Schnitzler was branded as a pornographer after the release of his play Reigen , in which 10 pairs of characters are shown before and after the sexual act, leading and ending with a prostitute. The furor after this play was couched in the strongest anti-semitic terms.Reigen was made into a French language film in 1950 by the German-born director Max Ophüls as La Ronde . The film achieved considerable success in the English-speaking world, with the result that Schnitzler's play is better known there under its French title. Richard Oswald's film The Merry-Go-Round (1920), Roger Vadim's Circle of Love (1964) and Otto Schenk's Der Reigen (1973) also are based on the play. More recently, in Fernando Meirelles' film 360 , Schnitzler's play was provided with a new version as has been the case with many other TV and film productions.
In the novella Fräulein Else (1924) Schnitzler may be rebutting a contentious critique of the Jewish character by Otto Weininger (1903) by positioning the sexuality of the young female Jewish protagonist.The story, a first-person stream of consciousness narrative by a young aristocratic woman, reveals a moral dilemma that ends in tragedy.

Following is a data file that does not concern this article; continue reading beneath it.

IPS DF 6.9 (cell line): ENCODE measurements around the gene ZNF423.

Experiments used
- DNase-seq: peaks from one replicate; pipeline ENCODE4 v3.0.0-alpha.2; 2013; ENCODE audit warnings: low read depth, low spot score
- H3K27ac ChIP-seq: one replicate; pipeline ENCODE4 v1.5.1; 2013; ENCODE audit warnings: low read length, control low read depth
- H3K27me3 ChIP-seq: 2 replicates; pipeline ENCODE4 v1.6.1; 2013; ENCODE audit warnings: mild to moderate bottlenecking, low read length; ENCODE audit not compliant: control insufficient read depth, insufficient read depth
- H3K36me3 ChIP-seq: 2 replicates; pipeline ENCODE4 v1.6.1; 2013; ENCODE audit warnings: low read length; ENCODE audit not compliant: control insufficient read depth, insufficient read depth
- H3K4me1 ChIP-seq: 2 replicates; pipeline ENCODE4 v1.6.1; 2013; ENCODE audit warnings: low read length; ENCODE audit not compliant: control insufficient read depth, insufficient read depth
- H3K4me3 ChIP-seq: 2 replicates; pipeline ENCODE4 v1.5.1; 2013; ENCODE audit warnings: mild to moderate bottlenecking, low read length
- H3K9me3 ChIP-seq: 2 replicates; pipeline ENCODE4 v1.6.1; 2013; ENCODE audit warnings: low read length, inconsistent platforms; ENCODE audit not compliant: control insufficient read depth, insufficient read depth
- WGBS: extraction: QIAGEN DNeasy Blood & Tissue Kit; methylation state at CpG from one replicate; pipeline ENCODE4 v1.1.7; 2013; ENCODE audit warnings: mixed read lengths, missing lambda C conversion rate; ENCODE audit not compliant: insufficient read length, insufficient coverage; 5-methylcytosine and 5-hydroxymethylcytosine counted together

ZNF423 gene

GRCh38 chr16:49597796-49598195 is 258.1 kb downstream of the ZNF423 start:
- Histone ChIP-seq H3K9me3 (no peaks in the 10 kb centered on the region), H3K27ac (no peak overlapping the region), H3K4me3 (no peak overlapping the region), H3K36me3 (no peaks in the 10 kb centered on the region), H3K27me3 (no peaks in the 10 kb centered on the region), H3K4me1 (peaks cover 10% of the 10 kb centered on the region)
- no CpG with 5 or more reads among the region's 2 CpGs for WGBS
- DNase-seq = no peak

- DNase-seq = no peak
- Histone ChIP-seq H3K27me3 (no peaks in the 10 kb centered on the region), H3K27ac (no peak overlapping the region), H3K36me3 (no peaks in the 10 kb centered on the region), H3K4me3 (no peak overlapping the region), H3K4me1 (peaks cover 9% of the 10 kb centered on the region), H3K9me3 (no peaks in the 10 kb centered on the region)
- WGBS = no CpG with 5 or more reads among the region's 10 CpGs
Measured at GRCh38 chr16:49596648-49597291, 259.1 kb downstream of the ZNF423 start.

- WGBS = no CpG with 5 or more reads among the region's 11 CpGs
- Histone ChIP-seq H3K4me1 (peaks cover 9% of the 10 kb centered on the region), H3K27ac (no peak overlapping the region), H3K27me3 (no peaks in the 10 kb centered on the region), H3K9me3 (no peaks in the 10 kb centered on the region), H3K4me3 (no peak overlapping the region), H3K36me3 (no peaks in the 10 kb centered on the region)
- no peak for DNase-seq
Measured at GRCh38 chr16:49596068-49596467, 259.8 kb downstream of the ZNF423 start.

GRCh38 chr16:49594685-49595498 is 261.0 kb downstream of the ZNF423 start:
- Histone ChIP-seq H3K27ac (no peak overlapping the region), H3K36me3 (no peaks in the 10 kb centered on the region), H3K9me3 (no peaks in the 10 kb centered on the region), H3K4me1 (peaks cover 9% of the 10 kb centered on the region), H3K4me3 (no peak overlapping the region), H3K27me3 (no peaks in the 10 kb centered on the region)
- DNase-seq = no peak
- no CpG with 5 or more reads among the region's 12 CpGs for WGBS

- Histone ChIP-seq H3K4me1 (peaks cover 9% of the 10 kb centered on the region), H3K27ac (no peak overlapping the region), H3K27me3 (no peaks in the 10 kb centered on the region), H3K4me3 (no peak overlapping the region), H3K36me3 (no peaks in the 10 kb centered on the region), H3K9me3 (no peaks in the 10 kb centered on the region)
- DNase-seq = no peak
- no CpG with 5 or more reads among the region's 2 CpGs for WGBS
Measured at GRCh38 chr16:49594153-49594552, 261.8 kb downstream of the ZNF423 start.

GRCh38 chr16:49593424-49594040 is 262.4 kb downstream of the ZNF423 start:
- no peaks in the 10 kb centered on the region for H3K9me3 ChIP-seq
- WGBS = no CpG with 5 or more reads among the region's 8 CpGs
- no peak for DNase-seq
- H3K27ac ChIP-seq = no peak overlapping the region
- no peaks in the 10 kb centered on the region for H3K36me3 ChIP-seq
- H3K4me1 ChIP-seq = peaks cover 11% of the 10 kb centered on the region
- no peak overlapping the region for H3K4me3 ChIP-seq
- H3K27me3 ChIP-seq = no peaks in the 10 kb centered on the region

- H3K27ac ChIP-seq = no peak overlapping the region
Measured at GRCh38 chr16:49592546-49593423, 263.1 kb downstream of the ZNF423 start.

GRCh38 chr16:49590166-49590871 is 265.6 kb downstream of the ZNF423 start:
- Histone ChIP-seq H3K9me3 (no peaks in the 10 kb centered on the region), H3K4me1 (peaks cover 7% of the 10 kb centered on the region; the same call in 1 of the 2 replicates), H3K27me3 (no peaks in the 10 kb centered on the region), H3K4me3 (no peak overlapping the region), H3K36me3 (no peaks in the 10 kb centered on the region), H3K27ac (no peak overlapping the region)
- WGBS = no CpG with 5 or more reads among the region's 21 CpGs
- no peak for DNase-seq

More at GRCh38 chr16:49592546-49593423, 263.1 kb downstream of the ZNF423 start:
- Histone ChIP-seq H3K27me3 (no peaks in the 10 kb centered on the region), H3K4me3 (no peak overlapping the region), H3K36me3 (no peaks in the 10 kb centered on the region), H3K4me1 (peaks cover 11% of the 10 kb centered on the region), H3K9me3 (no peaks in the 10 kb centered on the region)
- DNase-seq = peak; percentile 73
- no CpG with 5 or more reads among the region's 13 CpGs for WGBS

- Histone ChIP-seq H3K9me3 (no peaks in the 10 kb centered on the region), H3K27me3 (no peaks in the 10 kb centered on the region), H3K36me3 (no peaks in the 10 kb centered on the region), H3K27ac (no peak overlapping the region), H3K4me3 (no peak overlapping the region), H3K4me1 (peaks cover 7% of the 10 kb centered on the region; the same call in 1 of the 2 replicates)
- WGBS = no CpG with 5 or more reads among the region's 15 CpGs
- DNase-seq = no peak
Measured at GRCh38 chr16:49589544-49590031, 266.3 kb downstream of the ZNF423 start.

In response to an interviewer who asked Schnitzler what he thought about the critical view that his works all seemed to treat the same subjects, he replied "I write of love and death. What other subjects are there?"Despite his seriousness of purpose, Schnitzler frequently approaches the bedroom farce in his plays (and had an affair with Adele Sandrock, one of his actresses). Professor Bernhardi, a play about a Jewish doctor who turns away a Catholic priest in order to spare a patient the realization that she is on the point of death, is his only major dramatic work without a sexual theme.
A member of the avant-garde group Young Vienna (Jung-Wien), Schnitzler toyed with formal as well as social conventions. With his 1900 novella Leutnant Gustl, he was the first to write German fiction in stream-of-consciousness narration. The story is an unflattering portrait of its protagonist and of the army's obsessive code of formal honor. It caused Schnitzler to be stripped of his commission as a reserve officer in the medical corps – something that should be seen against the rising tide of anti-semitism of the time.